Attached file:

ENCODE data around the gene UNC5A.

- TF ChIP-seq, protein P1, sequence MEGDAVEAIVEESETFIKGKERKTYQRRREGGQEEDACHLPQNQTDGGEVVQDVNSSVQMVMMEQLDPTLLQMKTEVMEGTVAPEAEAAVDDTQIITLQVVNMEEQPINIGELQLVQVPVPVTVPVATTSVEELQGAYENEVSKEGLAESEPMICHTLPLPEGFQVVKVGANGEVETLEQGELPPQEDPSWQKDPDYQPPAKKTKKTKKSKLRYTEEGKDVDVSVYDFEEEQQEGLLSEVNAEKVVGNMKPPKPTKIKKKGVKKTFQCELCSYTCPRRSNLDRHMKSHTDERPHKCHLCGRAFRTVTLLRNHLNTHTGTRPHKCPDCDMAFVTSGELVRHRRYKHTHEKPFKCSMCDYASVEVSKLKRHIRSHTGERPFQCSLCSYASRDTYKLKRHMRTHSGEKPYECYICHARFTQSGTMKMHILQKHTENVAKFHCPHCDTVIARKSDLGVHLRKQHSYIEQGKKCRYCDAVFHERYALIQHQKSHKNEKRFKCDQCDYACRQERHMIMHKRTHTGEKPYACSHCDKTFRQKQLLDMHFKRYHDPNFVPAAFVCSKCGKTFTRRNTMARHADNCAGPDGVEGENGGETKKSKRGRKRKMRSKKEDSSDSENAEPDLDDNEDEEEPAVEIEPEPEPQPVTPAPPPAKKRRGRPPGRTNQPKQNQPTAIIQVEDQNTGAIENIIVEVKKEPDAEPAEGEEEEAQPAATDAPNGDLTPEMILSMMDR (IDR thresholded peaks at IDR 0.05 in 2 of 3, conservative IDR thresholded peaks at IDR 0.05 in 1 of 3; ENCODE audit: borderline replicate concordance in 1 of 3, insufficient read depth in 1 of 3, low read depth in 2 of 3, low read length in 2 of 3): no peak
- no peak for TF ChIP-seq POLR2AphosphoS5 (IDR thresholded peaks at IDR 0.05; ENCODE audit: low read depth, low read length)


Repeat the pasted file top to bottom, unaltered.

ENCODE data around the gene UNC5A.

- TF ChIP-seq, protein P1, sequence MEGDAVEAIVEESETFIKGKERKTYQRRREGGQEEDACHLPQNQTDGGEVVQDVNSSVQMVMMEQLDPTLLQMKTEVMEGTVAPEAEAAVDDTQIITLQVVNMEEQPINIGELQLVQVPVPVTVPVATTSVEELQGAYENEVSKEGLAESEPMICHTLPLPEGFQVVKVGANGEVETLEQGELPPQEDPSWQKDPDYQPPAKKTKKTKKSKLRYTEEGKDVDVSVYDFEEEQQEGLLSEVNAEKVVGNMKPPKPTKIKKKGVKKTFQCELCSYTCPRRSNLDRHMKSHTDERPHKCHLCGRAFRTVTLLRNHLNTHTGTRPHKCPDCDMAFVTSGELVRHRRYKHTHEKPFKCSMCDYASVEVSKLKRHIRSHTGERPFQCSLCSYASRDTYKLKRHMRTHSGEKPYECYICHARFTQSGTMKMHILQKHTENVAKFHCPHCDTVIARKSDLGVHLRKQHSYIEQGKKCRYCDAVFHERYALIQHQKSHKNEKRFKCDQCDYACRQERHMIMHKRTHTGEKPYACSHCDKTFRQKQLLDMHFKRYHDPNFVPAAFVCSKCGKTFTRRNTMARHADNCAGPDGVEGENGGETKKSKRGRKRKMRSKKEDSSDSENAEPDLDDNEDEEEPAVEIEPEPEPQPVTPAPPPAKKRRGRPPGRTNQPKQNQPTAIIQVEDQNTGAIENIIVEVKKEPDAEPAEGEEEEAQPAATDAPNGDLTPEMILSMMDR (IDR thresholded peaks at IDR 0.05 in 2 of 3, conservative IDR thresholded peaks at IDR 0.05 in 1 of 3; ENCODE audit: borderline replicate concordance in 1 of 3, insufficient read depth in 1 of 3, low read depth in 2 of 3, low read length in 2 of 3): no peak
- no peak for TF ChIP-seq POLR2AphosphoS5 (IDR thresholded peaks at IDR 0.05; ENCODE audit: low read depth, low read length)